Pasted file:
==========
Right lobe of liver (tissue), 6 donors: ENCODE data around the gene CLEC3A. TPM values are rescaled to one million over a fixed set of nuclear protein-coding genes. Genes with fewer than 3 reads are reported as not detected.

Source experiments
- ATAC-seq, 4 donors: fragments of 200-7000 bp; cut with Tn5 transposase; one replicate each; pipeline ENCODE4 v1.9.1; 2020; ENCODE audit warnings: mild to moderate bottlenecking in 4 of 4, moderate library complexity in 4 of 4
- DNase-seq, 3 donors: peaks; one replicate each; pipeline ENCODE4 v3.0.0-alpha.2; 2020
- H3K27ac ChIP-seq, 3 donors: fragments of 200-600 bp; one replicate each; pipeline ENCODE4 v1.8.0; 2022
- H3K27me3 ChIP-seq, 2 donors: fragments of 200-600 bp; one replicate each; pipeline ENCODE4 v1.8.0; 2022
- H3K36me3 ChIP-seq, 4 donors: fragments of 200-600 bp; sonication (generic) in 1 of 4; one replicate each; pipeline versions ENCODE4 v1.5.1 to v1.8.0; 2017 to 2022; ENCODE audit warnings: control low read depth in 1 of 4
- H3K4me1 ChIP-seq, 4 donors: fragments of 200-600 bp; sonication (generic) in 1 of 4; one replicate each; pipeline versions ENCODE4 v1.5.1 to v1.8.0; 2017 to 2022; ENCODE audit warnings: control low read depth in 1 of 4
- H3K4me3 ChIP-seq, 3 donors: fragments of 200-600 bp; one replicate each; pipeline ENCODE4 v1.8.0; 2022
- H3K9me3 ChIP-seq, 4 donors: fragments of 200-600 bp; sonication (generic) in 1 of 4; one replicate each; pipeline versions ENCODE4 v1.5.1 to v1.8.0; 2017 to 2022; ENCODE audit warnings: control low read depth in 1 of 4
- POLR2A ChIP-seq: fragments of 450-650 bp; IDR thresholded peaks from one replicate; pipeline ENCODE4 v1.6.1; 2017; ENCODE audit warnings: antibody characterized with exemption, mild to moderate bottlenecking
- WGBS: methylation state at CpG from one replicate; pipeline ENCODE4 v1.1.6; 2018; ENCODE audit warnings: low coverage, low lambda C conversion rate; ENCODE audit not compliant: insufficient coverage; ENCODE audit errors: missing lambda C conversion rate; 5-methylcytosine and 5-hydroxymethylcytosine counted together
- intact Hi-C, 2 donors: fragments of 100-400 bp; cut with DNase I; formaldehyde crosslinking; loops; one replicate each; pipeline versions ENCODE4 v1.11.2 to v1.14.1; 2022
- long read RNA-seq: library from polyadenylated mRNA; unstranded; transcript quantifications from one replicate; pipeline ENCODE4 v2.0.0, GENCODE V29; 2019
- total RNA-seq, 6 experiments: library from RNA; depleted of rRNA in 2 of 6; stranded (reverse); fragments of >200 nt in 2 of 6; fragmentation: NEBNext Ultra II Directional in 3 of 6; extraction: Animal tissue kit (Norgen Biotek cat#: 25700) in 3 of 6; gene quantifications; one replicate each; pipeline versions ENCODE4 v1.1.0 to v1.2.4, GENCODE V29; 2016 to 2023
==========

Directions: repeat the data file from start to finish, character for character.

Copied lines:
Right lobe of liver (tissue), 6 donors: ENCODE data around the gene CLEC3A. TPM values are rescaled to one million over a fixed set of nuclear protein-coding genes. Genes with fewer than 3 reads are reported as not detected.

Source experiments
- ATAC-seq, 4 donors: fragments of 200-7000 bp; cut with Tn5 transposase; one replicate each; pipeline ENCODE4 v1.9.1; 2020; ENCODE audit warnings: mild to moderate bottlenecking in 4 of 4, moderate library complexity in 4 of 4
- DNase-seq, 3 donors: peaks; one replicate each; pipeline ENCODE4 v3.0.0-alpha.2; 2020
- H3K27ac ChIP-seq, 3 donors: fragments of 200-600 bp; one replicate each; pipeline ENCODE4 v1.8.0; 2022
- H3K27me3 ChIP-seq, 2 donors: fragments of 200-600 bp; one replicate each; pipeline ENCODE4 v1.8.0; 2022
- H3K36me3 ChIP-seq, 4 donors: fragments of 200-600 bp; sonication (generic) in 1 of 4; one replicate each; pipeline versions ENCODE4 v1.5.1 to v1.8.0; 2017 to 2022; ENCODE audit warnings: control low read depth in 1 of 4
- H3K4me1 ChIP-seq, 4 donors: fragments of 200-600 bp; sonication (generic) in 1 of 4; one replicate each; pipeline versions ENCODE4 v1.5.1 to v1.8.0; 2017 to 2022; ENCODE audit warnings: control low read depth in 1 of 4
- H3K4me3 ChIP-seq, 3 donors: fragments of 200-600 bp; one replicate each; pipeline ENCODE4 v1.8.0; 2022
- H3K9me3 ChIP-seq, 4 donors: fragments of 200-600 bp; sonication (generic) in 1 of 4; one replicate each; pipeline versions ENCODE4 v1.5.1 to v1.8.0; 2017 to 2022; ENCODE audit warnings: control low read depth in 1 of 4
- POLR2A ChIP-seq: fragments of 450-650 bp; IDR thresholded peaks from one replicate; pipeline ENCODE4 v1.6.1; 2017; ENCODE audit warnings: antibody characterized with exemption, mild to moderate bottlenecking
- WGBS: methylation state at CpG from one replicate; pipeline ENCODE4 v1.1.6; 2018; ENCODE audit warnings: low coverage, low lambda C conversion rate; ENCODE audit not compliant: insufficient coverage; ENCODE audit errors: missing lambda C conversion rate; 5-methylcytosine and 5-hydroxymethylcytosine counted together
- intact Hi-C, 2 donors: fragments of 100-400 bp; cut with DNase I; formaldehyde crosslinking; loops; one replicate each; pipeline versions ENCODE4 v1.11.2 to v1.14.1; 2022
- long read RNA-seq: library from polyadenylated mRNA; unstranded; transcript quantifications from one replicate; pipeline ENCODE4 v2.0.0, GENCODE V29; 2019
- total RNA-seq, 6 experiments: library from RNA; depleted of rRNA in 2 of 6; stranded (reverse); fragments of >200 nt in 2 of 6; fragmentation: NEBNext Ultra II Directional in 3 of 6; extraction: Animal tissue kit (Norgen Biotek cat#: 25700) in 3 of 6; gene quantifications; one replicate each; pipeline versions ENCODE4 v1.1.0 to v1.2.4, GENCODE V29; 2016 to 2023